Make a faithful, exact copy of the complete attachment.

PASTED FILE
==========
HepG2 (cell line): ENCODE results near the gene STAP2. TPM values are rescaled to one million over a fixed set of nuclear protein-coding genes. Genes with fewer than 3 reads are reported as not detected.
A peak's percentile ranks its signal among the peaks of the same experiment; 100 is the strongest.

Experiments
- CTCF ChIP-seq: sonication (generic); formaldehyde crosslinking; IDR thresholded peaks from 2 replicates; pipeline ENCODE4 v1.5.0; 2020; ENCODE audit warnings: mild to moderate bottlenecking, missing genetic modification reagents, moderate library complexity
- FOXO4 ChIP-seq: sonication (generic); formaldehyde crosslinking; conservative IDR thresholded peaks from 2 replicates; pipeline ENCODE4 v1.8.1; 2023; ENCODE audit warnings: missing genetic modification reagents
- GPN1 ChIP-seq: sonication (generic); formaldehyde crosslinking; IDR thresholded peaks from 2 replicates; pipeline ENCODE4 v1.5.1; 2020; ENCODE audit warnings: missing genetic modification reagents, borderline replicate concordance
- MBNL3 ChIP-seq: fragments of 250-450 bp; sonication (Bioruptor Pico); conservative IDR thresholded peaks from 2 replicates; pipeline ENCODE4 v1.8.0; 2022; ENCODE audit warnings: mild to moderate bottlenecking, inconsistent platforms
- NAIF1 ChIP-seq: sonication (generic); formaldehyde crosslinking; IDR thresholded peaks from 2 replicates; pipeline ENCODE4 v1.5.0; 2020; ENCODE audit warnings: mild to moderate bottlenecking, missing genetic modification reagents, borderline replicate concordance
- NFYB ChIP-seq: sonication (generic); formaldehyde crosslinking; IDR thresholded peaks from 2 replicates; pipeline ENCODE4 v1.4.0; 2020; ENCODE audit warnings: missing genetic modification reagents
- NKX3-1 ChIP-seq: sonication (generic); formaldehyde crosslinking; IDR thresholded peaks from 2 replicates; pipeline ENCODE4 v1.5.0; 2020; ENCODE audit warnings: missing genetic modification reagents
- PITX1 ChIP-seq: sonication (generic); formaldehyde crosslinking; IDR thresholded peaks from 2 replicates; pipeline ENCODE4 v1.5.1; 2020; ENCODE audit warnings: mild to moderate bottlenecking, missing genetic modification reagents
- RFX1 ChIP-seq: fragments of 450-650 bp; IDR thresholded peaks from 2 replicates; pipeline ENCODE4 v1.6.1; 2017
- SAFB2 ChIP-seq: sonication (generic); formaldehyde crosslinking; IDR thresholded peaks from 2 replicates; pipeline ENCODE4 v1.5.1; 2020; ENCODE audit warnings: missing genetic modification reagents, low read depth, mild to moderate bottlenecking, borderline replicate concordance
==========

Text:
HepG2 (cell line): ENCODE results near the gene STAP2. TPM values are rescaled to one million over a fixed set of nuclear protein-coding genes. Genes with fewer than 3 reads are reported as not detected.
A peak's percentile ranks its signal among the peaks of the same experiment; 100 is the strongest.

Experiments
- CTCF ChIP-seq: sonication (generic); formaldehyde crosslinking; IDR thresholded peaks from 2 replicates; pipeline ENCODE4 v1.5.0; 2020; ENCODE audit warnings: mild to moderate bottlenecking, missing genetic modification reagents, moderate library complexity
- FOXO4 ChIP-seq: sonication (generic); formaldehyde crosslinking; conservative IDR thresholded peaks from 2 replicates; pipeline ENCODE4 v1.8.1; 2023; ENCODE audit warnings: missing genetic modification reagents
- GPN1 ChIP-seq: sonication (generic); formaldehyde crosslinking; IDR thresholded peaks from 2 replicates; pipeline ENCODE4 v1.5.1; 2020; ENCODE audit warnings: missing genetic modification reagents, borderline replicate concordance
- MBNL3 ChIP-seq: fragments of 250-450 bp; sonication (Bioruptor Pico); conservative IDR thresholded peaks from 2 replicates; pipeline ENCODE4 v1.8.0; 2022; ENCODE audit warnings: mild to moderate bottlenecking, inconsistent platforms
- NAIF1 ChIP-seq: sonication (generic); formaldehyde crosslinking; IDR thresholded peaks from 2 replicates; pipeline ENCODE4 v1.5.0; 2020; ENCODE audit warnings: mild to moderate bottlenecking, missing genetic modification reagents, borderline replicate concordance
- NFYB ChIP-seq: sonication (generic); formaldehyde crosslinking; IDR thresholded peaks from 2 replicates; pipeline ENCODE4 v1.4.0; 2020; ENCODE audit warnings: missing genetic modification reagents
- NKX3-1 ChIP-seq: sonication (generic); formaldehyde crosslinking; IDR thresholded peaks from 2 replicates; pipeline ENCODE4 v1.5.0; 2020; ENCODE audit warnings: missing genetic modification reagents
- PITX1 ChIP-seq: sonication (generic); formaldehyde crosslinking; IDR thresholded peaks from 2 replicates; pipeline ENCODE4 v1.5.1; 2020; ENCODE audit warnings: mild to moderate bottlenecking, missing genetic modification reagents
- RFX1 ChIP-seq: fragments of 450-650 bp; IDR thresholded peaks from 2 replicates; pipeline ENCODE4 v1.6.1; 2017
- SAFB2 ChIP-seq: sonication (generic); formaldehyde crosslinking; IDR thresholded peaks from 2 replicates; pipeline ENCODE4 v1.5.1; 2020; ENCODE audit warnings: missing genetic modification reagents, low read depth, mild to moderate bottlenecking, borderline replicate concordance